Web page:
Lebanon: Tal Kalakh Ambush Rocks Tripoli
Published Wednesday, December 5, 2012
Four days after 21 Lebanese Islamists were killed as they crossed into Syria to fight alongside the opposition, clashes between Sunnis and Alawis in the northern city of Tripoli continue to spread and intensify.
On the morning of 4 December 2012, fighting broke out in Souk al-Qameh and Syria Street, quickly escalating from stabbings to the use of live rounds and the burning of shops after rumors spread of kidnappings by both sides.
Most of the city’s merchants immediately shut their doors as the army deployed into the hot areas, barricading those streets that connect Sunni Bab al-Tabbaneh with Alawi Jabal Mohsen.
The confrontations reached a fever pitch in the early afternoon as attempts to contain the fighting failed. Clashes soon erupted across the line of demarcation between the two communities, spreading to al-Qubba, al-Mankubeen, and al-Hara al-Baranieh.
This in turn led to a large-scale displacement as people fled the violence and Lebanon’s second largest city was completely paralyzed due to sniper fire along one of its main thoroughfares.
News circulated that two of Tripoli’s influential sheikhs, Salem al-Rifai and Hussam al-Sabbagh, were busy trying to contain the clashes, with Islamist sources confirming that “no decision has been made by any group to escalate, and the crisis will end within a few hours.”
Two people were killed as a result of sniper fire – one each from Bab al-Tabbaneh and Jabal Mohsen – and 20 people were injured, including two soldiers and a member of the Internal Security Forces (ISF).
By nightfall, LBC television reported an additional death by sniper fire as the clashes continued to intensify, with the army becoming more assertive in trying to maintain control.
The parents of the Islamists who have gone missing or died in Tal Kalakh were reported to be in touch with the International Red Cross and the Lebanese Ministry of Foreign Affairs, asking them to intervene on their behalf with the Syrian authorities to get their sons back.
In response to Lebanese Minister of Foreign Affairs Adnan Mansour’s request for help in returning the bodies of the dead Lebanese fighters, Syria’s ambassador to Lebanon Ali Abdul-Karim said, “For humanitarian reasons, we are looking into the case, and we will later announce the necessary steps that must be taken to resolve the matter.”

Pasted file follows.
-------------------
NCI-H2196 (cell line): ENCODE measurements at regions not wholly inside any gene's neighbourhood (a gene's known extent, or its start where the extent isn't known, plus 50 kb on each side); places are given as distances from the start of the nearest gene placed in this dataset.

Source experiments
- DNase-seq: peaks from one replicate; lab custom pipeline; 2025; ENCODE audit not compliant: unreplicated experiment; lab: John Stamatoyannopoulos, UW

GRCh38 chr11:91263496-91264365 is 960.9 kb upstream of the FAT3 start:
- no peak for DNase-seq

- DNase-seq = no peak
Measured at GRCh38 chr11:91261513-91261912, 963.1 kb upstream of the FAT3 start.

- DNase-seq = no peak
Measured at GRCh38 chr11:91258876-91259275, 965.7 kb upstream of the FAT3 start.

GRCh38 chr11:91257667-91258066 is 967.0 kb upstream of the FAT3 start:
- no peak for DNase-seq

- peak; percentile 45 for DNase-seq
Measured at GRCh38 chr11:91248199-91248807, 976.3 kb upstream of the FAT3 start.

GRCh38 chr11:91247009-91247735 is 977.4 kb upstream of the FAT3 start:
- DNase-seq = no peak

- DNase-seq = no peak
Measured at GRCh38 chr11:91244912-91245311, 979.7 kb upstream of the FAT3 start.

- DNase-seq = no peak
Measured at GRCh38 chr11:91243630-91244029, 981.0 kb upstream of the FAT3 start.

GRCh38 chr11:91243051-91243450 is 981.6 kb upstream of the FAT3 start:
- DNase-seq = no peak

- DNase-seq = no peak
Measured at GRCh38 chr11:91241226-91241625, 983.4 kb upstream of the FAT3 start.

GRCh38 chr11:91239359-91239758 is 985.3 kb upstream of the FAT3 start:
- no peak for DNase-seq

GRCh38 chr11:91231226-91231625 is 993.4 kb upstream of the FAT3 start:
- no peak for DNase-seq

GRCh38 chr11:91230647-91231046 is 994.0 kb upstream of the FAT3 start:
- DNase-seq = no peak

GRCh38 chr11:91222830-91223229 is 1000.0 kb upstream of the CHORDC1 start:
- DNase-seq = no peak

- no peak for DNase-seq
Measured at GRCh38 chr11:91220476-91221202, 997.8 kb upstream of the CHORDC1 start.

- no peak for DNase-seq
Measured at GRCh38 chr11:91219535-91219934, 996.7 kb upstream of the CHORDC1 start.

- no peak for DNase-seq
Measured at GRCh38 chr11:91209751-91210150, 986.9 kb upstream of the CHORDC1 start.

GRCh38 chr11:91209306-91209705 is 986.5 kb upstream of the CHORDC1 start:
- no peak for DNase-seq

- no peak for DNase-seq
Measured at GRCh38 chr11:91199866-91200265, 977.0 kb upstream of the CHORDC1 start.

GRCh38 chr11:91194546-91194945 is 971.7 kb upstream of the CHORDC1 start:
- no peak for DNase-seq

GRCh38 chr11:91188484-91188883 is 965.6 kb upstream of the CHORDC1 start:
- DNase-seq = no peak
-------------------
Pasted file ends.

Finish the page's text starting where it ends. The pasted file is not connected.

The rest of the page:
Foreign ministry sources reported that the Syrian ambassador promised to seriously follow up on the issue, but he did not give any details as to how many were killed and how many were captured alive, and whether the government intended to release the latter.
In the meantime, the families of the 21 who were confirmed dead held funeral ceremonies as their last wills and testaments were circulated on social networking sites.
Their parting statements suggest that they went to Syria to participate in jihad and that most of them identify as Salafis influenced by sheikhs who are close to the militant Islamist group, Fatah al-Islam.
“What can be confirmed,” Islamist sources told Al-Akhbar, “is that they went to Syria secretly, without notifying their families,” pointing out that “most of their parents are religiously conservative or Islamist, but did not agree with their children going to Syria.”
The reason for this, these sources added, is that in the view of many of the parents, “The idea of jihad in Syria is still unclear and hasn’t been fully developed. Some even viewed it as participating in a fight between Muslims and should be rejected.”
“Most of the sheikhs, including the Salafi ones, do not encourage fighters going to Syria to support the opposition at this time. They prefer that they stay in Lebanon in order to prepare for the decisive battle that will take place here, which is unlikely to happen until after the Syrian regime is toppled,” the sources added.
This article is an edited translation from the Arabic Edition.